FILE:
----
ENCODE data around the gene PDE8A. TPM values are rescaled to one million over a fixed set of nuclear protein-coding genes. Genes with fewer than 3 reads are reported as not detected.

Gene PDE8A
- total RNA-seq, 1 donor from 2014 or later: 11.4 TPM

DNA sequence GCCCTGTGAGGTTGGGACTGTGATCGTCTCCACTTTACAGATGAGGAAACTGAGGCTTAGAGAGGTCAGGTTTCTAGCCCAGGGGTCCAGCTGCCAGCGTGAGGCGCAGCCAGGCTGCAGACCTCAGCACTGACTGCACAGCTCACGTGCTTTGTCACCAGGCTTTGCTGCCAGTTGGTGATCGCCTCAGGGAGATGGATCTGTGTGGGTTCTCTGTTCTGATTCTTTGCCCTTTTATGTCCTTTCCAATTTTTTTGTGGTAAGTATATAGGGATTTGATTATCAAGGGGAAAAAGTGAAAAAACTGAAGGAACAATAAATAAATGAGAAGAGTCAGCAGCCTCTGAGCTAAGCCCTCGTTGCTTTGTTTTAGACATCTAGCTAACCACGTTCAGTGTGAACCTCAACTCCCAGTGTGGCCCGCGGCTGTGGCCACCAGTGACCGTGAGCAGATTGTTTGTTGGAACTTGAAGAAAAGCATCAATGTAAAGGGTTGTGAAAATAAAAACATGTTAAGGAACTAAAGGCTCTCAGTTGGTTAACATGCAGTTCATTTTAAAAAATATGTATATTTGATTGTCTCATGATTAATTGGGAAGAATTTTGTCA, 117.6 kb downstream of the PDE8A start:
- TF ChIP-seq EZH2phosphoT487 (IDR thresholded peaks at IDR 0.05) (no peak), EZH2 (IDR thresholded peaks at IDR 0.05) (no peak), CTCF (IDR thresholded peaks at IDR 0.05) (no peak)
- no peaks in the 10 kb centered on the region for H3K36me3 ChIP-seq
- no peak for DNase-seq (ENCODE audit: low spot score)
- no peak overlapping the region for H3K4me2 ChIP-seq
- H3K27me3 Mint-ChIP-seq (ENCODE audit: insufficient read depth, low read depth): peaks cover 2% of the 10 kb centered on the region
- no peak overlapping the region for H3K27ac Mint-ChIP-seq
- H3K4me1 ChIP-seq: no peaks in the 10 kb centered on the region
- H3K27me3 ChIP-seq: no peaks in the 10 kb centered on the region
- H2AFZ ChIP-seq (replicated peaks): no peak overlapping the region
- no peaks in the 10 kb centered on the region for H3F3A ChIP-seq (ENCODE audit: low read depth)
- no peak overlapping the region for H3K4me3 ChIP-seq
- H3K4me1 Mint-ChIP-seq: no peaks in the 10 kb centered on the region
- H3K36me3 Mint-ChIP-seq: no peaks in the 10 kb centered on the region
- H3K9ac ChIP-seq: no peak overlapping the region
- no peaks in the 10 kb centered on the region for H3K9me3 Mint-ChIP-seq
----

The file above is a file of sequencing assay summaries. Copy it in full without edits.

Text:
ENCODE data around the gene PDE8A. TPM values are rescaled to one million over a fixed set of nuclear protein-coding genes. Genes with fewer than 3 reads are reported as not detected.

Gene PDE8A
- total RNA-seq, 1 donor from 2014 or later: 11.4 TPM

DNA sequence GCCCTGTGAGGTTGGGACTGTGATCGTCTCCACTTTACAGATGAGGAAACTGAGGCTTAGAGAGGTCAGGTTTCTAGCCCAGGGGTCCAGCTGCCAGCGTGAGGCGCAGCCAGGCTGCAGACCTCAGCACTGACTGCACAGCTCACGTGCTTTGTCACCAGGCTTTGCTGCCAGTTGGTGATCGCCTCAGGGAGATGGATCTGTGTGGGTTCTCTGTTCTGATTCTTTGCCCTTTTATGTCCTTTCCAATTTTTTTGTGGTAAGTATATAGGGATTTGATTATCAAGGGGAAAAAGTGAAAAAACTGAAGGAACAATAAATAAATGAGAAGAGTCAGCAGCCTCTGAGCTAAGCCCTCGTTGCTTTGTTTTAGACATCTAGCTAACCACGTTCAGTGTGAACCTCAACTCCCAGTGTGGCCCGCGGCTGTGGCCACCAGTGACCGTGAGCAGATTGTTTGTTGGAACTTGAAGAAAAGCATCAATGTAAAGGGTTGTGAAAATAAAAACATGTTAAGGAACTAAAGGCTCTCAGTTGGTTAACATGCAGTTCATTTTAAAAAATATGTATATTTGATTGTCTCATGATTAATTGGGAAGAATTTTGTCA, 117.6 kb downstream of the PDE8A start:
- TF ChIP-seq EZH2phosphoT487 (IDR thresholded peaks at IDR 0.05) (no peak), EZH2 (IDR thresholded peaks at IDR 0.05) (no peak), CTCF (IDR thresholded peaks at IDR 0.05) (no peak)
- no peaks in the 10 kb centered on the region for H3K36me3 ChIP-seq
- no peak for DNase-seq (ENCODE audit: low spot score)
- no peak overlapping the region for H3K4me2 ChIP-seq
- H3K27me3 Mint-ChIP-seq (ENCODE audit: insufficient read depth, low read depth): peaks cover 2% of the 10 kb centered on the region
- no peak overlapping the region for H3K27ac Mint-ChIP-seq
- H3K4me1 ChIP-seq: no peaks in the 10 kb centered on the region
- H3K27me3 ChIP-seq: no peaks in the 10 kb centered on the region
- H2AFZ ChIP-seq (replicated peaks): no peak overlapping the region
- no peaks in the 10 kb centered on the region for H3F3A ChIP-seq (ENCODE audit: low read depth)
- no peak overlapping the region for H3K4me3 ChIP-seq
- H3K4me1 Mint-ChIP-seq: no peaks in the 10 kb centered on the region
- H3K36me3 Mint-ChIP-seq: no peaks in the 10 kb centered on the region
- H3K9ac ChIP-seq: no peak overlapping the region
- no peaks in the 10 kb centered on the region for H3K9me3 Mint-ChIP-seq